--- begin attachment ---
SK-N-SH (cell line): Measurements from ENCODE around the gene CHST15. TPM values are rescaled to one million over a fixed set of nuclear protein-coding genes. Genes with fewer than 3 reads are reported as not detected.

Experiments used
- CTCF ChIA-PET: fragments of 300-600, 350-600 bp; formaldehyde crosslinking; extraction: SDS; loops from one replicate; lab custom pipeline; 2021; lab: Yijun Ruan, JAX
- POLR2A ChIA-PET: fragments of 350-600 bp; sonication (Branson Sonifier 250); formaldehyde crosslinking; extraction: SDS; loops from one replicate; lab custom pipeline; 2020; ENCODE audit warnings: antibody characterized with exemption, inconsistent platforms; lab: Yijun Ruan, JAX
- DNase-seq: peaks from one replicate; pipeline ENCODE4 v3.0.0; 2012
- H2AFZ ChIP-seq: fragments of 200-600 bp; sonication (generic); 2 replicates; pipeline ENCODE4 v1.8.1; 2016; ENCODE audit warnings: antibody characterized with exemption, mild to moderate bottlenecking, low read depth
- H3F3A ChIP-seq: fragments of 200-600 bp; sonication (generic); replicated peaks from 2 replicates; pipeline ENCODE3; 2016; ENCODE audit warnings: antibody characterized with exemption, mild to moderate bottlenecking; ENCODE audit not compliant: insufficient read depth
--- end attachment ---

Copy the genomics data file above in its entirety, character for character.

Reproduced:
SK-N-SH (cell line): Measurements from ENCODE around the gene CHST15. TPM values are rescaled to one million over a fixed set of nuclear protein-coding genes. Genes with fewer than 3 reads are reported as not detected.

Experiments used
- CTCF ChIA-PET: fragments of 300-600, 350-600 bp; formaldehyde crosslinking; extraction: SDS; loops from one replicate; lab custom pipeline; 2021; lab: Yijun Ruan, JAX
- POLR2A ChIA-PET: fragments of 350-600 bp; sonication (Branson Sonifier 250); formaldehyde crosslinking; extraction: SDS; loops from one replicate; lab custom pipeline; 2020; ENCODE audit warnings: antibody characterized with exemption, inconsistent platforms; lab: Yijun Ruan, JAX
- DNase-seq: peaks from one replicate; pipeline ENCODE4 v3.0.0; 2012
- H2AFZ ChIP-seq: fragments of 200-600 bp; sonication (generic); 2 replicates; pipeline ENCODE4 v1.8.1; 2016; ENCODE audit warnings: antibody characterized with exemption, mild to moderate bottlenecking, low read depth
- H3F3A ChIP-seq: fragments of 200-600 bp; sonication (generic); replicated peaks from 2 replicates; pipeline ENCODE3; 2016; ENCODE audit warnings: antibody characterized with exemption, mild to moderate bottlenecking; ENCODE audit not compliant: insufficient read depth